“You should’ve left,” says Ysabel. “It’s too late, now. It’s here.”

“What?” he says. “What’s here?”

“Majesty!” cries Annisa.

Up from the porch below Agravante white locks swept back rushing past the balustrade, “Lady,” he says, quickly across the room, “do not cry out,” seizing Annisa’s wrist, pulling her rustle-stumble to him with a shriek she swallows as he brandishes a dagger. “Do not cry out,” he says, again. “Whoa, shit,” says Ray. The Serpent’s slipped up after Agravante, and with footfalls that shake the glass the Guerdon, silver-headed hammer in his hands. “We would not harm you,” says the Viscount, to the Queen.

“Then put up your weapons, my Handle,” she says, heading toward them both, pale ribbons trailing. “I see it in your eyes,” she says. “You know that’s not your Grandfather, but you don’t know what it is. You don’t know what it means to do.”

“My lady, what I know,” he says, holding Annisa close. “I know today things are not as they were the day before. I know our power is lost. And I know we will do whatever we must to keep you safe. Both of you,” looking to Annisa beside him. “Come with us, I beg your majesty. Fighting will only peck the world to pieces.”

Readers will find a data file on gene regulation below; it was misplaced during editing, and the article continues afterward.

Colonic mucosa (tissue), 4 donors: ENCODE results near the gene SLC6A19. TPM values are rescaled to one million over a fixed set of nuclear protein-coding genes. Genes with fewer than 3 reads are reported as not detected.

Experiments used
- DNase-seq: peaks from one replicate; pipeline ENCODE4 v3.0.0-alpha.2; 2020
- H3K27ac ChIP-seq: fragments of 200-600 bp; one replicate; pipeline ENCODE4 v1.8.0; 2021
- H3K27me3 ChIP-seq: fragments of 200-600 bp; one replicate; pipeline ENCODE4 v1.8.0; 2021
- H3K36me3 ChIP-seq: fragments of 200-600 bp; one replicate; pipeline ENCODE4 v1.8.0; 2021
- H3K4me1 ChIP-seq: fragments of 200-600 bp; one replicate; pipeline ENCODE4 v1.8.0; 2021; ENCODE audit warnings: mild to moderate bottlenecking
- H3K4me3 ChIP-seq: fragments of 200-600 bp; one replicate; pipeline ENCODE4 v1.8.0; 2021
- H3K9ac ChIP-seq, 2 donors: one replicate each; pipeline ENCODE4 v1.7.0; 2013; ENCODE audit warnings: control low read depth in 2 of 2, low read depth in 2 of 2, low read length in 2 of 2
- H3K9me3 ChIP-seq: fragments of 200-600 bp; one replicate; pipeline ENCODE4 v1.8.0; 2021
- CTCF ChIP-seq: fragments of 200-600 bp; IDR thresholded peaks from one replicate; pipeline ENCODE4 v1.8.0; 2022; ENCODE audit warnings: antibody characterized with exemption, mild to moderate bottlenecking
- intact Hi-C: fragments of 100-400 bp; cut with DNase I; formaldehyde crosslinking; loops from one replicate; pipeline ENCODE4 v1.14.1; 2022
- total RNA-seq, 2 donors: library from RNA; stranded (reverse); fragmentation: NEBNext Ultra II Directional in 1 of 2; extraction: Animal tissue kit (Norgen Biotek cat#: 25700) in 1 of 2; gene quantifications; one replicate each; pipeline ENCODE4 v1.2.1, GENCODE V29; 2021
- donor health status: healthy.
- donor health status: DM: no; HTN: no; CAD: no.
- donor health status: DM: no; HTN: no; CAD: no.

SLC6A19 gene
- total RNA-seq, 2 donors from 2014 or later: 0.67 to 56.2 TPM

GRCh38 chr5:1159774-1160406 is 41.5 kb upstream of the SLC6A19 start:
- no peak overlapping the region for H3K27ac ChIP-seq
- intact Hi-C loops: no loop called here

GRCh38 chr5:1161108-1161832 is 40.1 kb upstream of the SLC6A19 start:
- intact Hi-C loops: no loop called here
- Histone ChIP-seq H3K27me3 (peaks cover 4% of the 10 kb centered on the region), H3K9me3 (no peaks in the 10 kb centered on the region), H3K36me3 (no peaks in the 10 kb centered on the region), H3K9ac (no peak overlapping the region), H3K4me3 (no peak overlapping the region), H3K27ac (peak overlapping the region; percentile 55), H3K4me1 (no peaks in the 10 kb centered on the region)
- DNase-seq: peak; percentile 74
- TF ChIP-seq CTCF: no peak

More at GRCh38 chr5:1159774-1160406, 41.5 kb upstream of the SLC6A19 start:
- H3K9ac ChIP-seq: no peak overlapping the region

Ysabel steps back, takes in a breath, “My knights!” she cries. “To me!”

Several things happen at once. The Serpent leaps from behind Agravante slender sword up and back, bellowing Chariot and Gladius pound into the room, whip and clang of steel, Agravante’s withdrawn, Annisa with him, the Pilot, the Byrne, the Oubliette pole arms rattle and clank, the Guerdon’s hammer brightly high. More knights spill into the hall, Sovnya and Guisarme, but looking back, her sword swept back, his hands up ducking as men in blue suits scramble after, Sapper and Coltello, Trident and Arbalest, Basilard, Anvil, Euric and Alphons, Clothilde, the Gaffer stumbled among them all, and “Okay!” a roar, the other pushing through the fray. “Enough! That’s it!”

Blades stilled, some lowered, some warily held. The Pilot sits heavily, gripping the ricasso of the blade stuck through his belly. The Serpent a hand to his throat, wet stain spreading down his denim jacket. Agravante still tightly holds Annisa, glaring at the spears that bar his way. Ray’s crouched by the armchair, hands up, looking about in terror. The Coltello and the the Chariot sink in each other’s arms, rapier through a shoulder, knife sunk to the hilt in a thigh. Ysabel untouched stands in the midst of it all, glaring at the other, who stoops over a groaning Gaffer and says, not unkindly, “You did fine. You did what was asked of you.” Clapping the Gaffer’s shoulder, “It wasn’t enough, but that’s not your fault.” Straightening, looking up just as the baseball bat takes the Guerdon in the back of the head.